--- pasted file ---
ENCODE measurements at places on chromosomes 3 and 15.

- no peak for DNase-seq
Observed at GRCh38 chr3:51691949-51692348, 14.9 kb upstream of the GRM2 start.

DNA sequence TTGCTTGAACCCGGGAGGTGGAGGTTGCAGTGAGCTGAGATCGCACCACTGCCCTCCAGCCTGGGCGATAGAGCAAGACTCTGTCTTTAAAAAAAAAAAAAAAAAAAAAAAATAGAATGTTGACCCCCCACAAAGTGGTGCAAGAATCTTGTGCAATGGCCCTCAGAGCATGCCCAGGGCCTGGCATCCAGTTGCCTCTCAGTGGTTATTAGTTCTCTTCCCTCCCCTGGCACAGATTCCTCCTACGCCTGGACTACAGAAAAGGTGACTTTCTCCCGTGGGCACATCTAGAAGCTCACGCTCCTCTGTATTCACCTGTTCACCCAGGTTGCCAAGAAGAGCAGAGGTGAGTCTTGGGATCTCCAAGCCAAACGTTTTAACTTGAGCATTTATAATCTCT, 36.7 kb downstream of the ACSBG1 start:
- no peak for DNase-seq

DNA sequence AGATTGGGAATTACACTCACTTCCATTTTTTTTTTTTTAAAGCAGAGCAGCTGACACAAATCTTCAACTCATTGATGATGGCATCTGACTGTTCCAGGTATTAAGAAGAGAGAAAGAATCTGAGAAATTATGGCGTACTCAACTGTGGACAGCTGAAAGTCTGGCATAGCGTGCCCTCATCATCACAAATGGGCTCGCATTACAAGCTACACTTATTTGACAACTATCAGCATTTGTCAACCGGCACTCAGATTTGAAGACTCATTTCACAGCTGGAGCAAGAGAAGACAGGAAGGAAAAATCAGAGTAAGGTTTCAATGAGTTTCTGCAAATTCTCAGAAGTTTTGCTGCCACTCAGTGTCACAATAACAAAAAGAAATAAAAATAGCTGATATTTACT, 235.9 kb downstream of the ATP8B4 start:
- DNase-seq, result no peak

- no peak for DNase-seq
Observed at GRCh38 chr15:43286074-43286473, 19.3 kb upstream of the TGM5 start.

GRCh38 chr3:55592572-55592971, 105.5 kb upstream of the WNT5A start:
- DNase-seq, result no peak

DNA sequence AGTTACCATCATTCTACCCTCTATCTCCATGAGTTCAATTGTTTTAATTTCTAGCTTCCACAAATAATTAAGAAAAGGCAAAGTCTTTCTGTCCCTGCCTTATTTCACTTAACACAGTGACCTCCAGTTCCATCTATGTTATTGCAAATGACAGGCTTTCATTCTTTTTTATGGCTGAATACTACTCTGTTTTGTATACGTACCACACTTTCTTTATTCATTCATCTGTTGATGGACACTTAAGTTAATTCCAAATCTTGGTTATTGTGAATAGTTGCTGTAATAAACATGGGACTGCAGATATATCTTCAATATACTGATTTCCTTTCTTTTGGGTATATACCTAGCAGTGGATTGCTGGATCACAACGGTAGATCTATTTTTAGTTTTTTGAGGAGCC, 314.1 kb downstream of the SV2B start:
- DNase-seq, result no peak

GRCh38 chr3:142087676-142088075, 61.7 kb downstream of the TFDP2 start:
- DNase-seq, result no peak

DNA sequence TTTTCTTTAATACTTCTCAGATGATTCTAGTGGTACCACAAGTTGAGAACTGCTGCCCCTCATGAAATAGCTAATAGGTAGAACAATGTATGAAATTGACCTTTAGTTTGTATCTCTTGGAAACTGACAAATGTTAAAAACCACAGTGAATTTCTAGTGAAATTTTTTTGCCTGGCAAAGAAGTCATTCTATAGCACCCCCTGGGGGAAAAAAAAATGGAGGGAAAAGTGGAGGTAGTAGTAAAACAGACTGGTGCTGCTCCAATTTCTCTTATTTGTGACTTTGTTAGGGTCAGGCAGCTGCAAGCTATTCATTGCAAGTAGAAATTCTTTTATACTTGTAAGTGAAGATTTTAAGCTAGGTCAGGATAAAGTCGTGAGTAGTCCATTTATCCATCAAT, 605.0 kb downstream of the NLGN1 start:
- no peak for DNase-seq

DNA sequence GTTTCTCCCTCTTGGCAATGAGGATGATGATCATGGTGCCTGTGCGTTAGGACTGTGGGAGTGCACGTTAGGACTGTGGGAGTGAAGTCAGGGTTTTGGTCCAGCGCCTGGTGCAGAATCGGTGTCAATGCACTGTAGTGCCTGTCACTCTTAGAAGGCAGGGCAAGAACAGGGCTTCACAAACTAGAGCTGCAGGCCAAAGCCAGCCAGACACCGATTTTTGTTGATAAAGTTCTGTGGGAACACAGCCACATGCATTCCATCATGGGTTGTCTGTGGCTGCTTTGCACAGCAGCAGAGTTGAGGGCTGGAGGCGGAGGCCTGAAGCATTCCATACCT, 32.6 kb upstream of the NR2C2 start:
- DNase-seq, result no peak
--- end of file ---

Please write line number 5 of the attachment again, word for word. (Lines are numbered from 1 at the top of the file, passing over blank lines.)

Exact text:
- no peak for DNase-seq